Always locally referred to as the ‘Scotch Boat’ or the ‘Derry Boat’ , the passenger and freight service that ran for many years between the city and Glasgow first ended on September 10, 1966. Yet, this was far from the end for the boat itself.
The vessel’s original name was actually the Lairds Loch. And, in fact, it is little known that the boat that spent the majority of its lifespan traversing between here and Scotland had a direct link to the Arab-Israeli conflict of the late 1960s and early 1970s.
Built at Ardrossan Dockyard near Glasgow for the Burns and Laird lines, the Lairds Loch was launched on March 9, 1940, beginning her service between here and Glasgow in 1944.
She was 275 feet in length and was propelled by two eight-cylinder diesel engines and was capable of a speed of up to 13 knots.
The ship had acommodation to carry a few hundred passengers, with sleeping quarters available for first class passengers. The ship’s job was to provide a cross-channel service between Londonderry and Glasgow three times per week in each direction, leaving Glasgow each night at 7pm enroute to this city’s quayside.
She worked this route from 1944 until 1966, when the service ended.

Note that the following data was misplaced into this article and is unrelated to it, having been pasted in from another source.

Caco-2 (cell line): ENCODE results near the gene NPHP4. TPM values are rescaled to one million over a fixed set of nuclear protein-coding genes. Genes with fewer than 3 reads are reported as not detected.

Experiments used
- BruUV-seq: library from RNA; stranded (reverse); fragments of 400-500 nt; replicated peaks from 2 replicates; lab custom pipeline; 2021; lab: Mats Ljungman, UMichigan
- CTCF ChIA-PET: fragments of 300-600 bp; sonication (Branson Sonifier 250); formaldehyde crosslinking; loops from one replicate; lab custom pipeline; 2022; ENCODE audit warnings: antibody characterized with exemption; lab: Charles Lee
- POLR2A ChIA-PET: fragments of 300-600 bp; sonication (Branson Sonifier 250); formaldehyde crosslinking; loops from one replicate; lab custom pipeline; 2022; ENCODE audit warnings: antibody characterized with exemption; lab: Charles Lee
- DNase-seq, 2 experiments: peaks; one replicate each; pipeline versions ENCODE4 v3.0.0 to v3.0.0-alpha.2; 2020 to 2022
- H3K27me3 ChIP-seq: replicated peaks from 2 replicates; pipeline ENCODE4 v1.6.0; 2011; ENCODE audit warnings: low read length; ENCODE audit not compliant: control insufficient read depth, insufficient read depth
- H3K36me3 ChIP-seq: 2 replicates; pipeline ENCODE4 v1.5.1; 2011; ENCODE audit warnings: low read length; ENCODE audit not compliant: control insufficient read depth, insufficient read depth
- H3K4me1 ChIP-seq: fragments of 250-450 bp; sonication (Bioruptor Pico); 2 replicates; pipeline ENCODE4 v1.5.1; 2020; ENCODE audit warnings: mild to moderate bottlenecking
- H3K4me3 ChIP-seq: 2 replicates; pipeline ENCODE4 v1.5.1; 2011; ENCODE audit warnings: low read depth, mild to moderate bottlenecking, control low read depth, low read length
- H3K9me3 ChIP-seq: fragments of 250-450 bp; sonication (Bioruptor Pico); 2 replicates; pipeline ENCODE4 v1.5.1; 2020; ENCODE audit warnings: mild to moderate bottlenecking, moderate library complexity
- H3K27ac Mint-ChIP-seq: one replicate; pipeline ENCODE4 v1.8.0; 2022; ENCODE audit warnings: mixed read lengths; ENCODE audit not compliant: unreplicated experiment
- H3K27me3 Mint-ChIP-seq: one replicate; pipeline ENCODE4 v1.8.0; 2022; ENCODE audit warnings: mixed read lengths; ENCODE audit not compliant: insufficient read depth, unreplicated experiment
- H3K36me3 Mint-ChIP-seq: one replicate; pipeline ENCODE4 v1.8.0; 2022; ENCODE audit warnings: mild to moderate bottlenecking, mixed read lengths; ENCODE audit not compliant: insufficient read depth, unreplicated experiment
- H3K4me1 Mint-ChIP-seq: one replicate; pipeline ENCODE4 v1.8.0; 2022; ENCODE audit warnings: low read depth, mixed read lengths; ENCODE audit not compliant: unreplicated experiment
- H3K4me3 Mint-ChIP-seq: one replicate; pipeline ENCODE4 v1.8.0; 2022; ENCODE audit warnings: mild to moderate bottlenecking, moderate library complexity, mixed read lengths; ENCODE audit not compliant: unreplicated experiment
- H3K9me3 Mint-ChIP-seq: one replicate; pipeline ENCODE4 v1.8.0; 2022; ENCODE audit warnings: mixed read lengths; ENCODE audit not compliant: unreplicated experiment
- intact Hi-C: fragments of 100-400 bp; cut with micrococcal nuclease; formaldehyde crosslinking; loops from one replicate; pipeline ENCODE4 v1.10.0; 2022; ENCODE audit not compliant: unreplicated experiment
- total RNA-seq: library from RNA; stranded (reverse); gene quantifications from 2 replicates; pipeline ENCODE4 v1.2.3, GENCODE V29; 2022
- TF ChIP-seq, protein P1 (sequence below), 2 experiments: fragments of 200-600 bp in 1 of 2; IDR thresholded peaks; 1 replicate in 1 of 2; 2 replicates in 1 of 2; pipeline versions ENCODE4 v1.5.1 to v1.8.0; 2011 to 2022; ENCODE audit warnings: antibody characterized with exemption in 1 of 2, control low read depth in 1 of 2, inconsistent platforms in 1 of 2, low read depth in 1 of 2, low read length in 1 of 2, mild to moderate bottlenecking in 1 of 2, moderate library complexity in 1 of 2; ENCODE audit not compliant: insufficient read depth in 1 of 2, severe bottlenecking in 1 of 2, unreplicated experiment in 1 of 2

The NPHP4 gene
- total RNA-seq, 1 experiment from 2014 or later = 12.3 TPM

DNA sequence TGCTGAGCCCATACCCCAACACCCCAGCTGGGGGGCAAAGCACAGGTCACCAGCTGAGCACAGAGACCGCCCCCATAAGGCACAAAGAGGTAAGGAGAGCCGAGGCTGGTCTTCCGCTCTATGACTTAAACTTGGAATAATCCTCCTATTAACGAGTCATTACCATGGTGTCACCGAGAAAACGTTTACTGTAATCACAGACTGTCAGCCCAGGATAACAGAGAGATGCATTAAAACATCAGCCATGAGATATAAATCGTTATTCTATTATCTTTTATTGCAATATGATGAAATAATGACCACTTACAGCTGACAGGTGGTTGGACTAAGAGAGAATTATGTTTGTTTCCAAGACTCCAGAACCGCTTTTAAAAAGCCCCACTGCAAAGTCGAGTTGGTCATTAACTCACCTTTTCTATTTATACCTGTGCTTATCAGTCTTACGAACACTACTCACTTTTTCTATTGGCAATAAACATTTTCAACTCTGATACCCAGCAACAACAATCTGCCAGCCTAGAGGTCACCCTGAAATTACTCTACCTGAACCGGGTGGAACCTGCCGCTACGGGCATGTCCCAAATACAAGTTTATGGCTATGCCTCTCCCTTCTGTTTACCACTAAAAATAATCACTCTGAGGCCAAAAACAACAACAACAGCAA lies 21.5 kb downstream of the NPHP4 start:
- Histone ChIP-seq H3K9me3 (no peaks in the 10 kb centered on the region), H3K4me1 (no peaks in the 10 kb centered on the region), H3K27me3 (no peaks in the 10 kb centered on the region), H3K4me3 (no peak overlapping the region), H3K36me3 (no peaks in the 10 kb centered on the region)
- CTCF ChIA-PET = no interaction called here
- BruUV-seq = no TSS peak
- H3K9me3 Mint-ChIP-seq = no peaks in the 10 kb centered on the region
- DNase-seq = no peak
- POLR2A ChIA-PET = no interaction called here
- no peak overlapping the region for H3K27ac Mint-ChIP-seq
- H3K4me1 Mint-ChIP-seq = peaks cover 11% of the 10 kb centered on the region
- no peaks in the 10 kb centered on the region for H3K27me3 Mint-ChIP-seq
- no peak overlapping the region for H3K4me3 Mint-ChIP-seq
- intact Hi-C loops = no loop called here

However, after a brief two-week overhaul at Ardrossan Dockyard, the Lairds Loch relieved the Irish Coast on the overnight service on the Glasgow-Dublin route with reduced passenger rates for accommodation and berthing.
The boat, the Irish Coast returned to service on the Dublin route on June 6, 1967. The Lairds Loch then was returned to service again on the Londonderry route, but this time minus her human cargo and instead carrying general cargo and cattle. This continued right up until the end of 1968.
It was felt by many in the city and beyond that when her connection with the city was finally broken towards the end of the 1960s, it was the final curtain call for Londonderry’s port and its centuries old tradition of of merchant and naval activity.
The city’s papers recorded in 1966 that, as the Lairds Loch left for the last time with passengers aboard, heavy rain made the sight all the more forlorn.
The Derry Journal recorded: “her siren blew long, mournful blasts as a crowd of 200 on the quayside watched her go. The rain lifted as she neared Pennyburn and as she rounded the bend, she went out of sight and into history. While most of the passengers on the final run were Scottish, including one little boy in a kilt, there were a number of Derry and Donegal passengers. These included Donegal persons going for seasonal work in Scotland.